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Grant Wacker: Heaven Below


Grant Wacker, Heaven Below: Early Pentecostals and American Culture (Cambridge, Massachusetts: Harvard University Press, 2001), 377 pages.

Readers of this journal tend to be inhabitants of the Pentecostal/charismatic movement, and are thus to some degree familiar with the theological terrain of the early Pentecostal movement. Pentecostals have not been, at least in the past, the best keepers of their own history. They have preferred to concentrate on evangelism and propagation in light of the “soon coming return of the King” (as I so often heard it expressed in my home church as a child) rather than wasting time on worldly things like records and oral histories. They did, however, leave a historical record in their printed justifications of their doctrine and doctrinal experiences. In recent years there have been a number of histories, pioneered by Edith Blumhofer and William Menzies among others, attempting to give an account of how Pentecostalism came to be. These accounts have tended to focus on the discovery of the theological distinctive of Spirit Baptism and how that distinctive survived and thrived.

Early Pentecostals defined themselves and were known to the outside world as those who “tarried” in the “upper room” until they had “prayed through” to the “baptism in the Holy Ghost and power.” But what were those believers like outside of the “upper room”? How did they manage to maintain the reality of their experience within the pressures of “real life”? It is this which has motivated Grant Wacker to crawl through the recycling bins of used bookstores and the shelves of archives and Bible colleges to retrieve this lost story. Wacker painstakingly excavates the world of these first Pentecostals because the “ideas, practices, and institutions they set in motion persisted long after their deaths and, to a great extent, continued to define Pentecostal patterns in America at the end of the twentieth century. From them later adherents learned what questions to ask of life and, perhaps more important, what questions not to ask.” (p.8) Wacker sifts through an enormous amount of evidence to allow us, eighty years later, to listen in on and observe the dynamic of the Pentecostal experience in the lives of these believers across the whole realm of human experience, from the upper room to the bedroom.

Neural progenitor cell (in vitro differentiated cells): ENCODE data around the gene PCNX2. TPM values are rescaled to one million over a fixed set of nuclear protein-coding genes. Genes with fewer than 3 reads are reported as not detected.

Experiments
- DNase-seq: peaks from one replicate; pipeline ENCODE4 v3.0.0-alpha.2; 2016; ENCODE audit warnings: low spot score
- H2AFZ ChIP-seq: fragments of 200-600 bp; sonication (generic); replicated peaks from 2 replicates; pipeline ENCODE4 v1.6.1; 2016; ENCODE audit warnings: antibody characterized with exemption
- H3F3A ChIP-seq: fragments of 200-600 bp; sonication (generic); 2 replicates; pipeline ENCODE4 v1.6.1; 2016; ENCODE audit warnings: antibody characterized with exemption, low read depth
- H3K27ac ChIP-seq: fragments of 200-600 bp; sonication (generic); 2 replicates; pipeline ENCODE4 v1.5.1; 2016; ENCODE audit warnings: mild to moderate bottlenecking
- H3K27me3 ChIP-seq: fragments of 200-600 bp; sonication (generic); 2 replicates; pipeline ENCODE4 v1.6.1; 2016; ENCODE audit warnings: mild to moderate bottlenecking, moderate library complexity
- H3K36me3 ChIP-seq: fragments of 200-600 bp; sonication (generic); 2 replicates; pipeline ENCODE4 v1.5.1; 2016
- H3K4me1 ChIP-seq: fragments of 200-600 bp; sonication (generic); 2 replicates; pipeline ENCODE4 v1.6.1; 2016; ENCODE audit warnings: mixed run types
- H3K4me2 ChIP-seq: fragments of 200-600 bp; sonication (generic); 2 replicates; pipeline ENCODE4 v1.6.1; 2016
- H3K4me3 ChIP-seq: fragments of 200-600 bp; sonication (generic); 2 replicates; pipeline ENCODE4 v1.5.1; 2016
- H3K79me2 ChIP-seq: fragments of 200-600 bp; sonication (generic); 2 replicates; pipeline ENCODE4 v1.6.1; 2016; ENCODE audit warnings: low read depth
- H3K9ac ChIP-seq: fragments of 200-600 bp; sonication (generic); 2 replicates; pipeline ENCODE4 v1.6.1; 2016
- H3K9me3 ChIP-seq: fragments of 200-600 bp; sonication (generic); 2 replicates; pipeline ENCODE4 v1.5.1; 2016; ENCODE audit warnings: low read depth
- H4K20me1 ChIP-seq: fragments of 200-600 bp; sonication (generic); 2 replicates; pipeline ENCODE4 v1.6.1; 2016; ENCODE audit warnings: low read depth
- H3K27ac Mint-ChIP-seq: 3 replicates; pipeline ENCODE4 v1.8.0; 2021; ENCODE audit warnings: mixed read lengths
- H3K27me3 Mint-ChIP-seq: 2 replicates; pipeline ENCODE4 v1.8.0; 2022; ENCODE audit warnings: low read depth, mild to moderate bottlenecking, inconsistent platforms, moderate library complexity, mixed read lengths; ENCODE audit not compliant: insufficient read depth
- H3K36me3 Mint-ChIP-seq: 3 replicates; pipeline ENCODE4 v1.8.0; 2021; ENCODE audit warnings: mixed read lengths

Heaven Below details the worldview and experience of life among early Pentecostals and the implications of Pentecostal belief in all areas of life, including some areas not previously focused on in standard Pentecostal histories: temperament, authority, rhetoric, customs, boundaries, nation and war, to name a few. All are examined in pursuit of establishing Wacker’s key premise for the book:

The genius of the pentecostal movement lay in its ability to hold two seemingly incompatible impulses in productive tension. I call the two impulses the primitive and the pragmatic…idealism versus realism, or principle versus practicality…Pentecostals’ distinctive understanding of the human encounter with the divine, which included both primitivist and pragmatic dimensions, enabled them to capture lightening in a bottle and, more important, to keep it there, decade after decade, without stilling the fire or cracking the vessel (p.10, author’s emphasis in italics).

The primitivist leaning of Pentecostalism is well documented; early Pentecostals (and many of their present day descendents within the Pentecostal and Charismatic tents) believed that by means of their baptism in the Holy Ghost they had bridged 18 centuries of institutional and experiential obstruction to direct contact with God, as had been experienced by the first believers in Christ on the day of Pentecost and after. But less known and, Wacker argues, less acknowledged has been Pentecostal pragmatism, the success that shows, “that at the end of the day pentecostals proved remarkably willing to work within the social and cultural expectations of the age. Again and again we see them holding their proverbial finger to the wind, calculating where they were, where they wanted to go and, above all, how to get there. That last instinct, the ability to figure the odds and react appropriately, made them pragmatists to the bone.” (p.13-14) Some may take this quote to mean that Wacker is accusing Pentecostals of being mere opportunists, who have naturally followed what works rather than what is right. In truth, some Pentecostals have been anointed more by the spirit of pragmatism than the Spirit of God—in larger truth, all believers in all ages have faced that temptation. But Wacker is not convicting Pentecostals of this; rather, he is pointing out that those first Pentecostals were adaptable and willing to change the way they delivered the message while keeping the content the same. This is perhaps the key lesson to take away from Wacker’s tome; if we are to honor our predecessors in the faith, we would do well to face our own culture with similar flexibility.


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Category: Church History, Fall 2002

About the Author: Steven J. Brooks, MA, MDiv (Bethel Seminary, St. Paul, MN), is the Director of Spiritual Formation at Veritas Academy. He has worked cross-culturally and cross-generationally as a pastor, chaplain and adjunct instructor at several Twin Cities colleges and leads the creation of Veritas Chapel, committed to the belief that a robust faith challenges the soul, the intellect and the emotions through study of the Word to produce fully devoted disciples of Jesus Christ.

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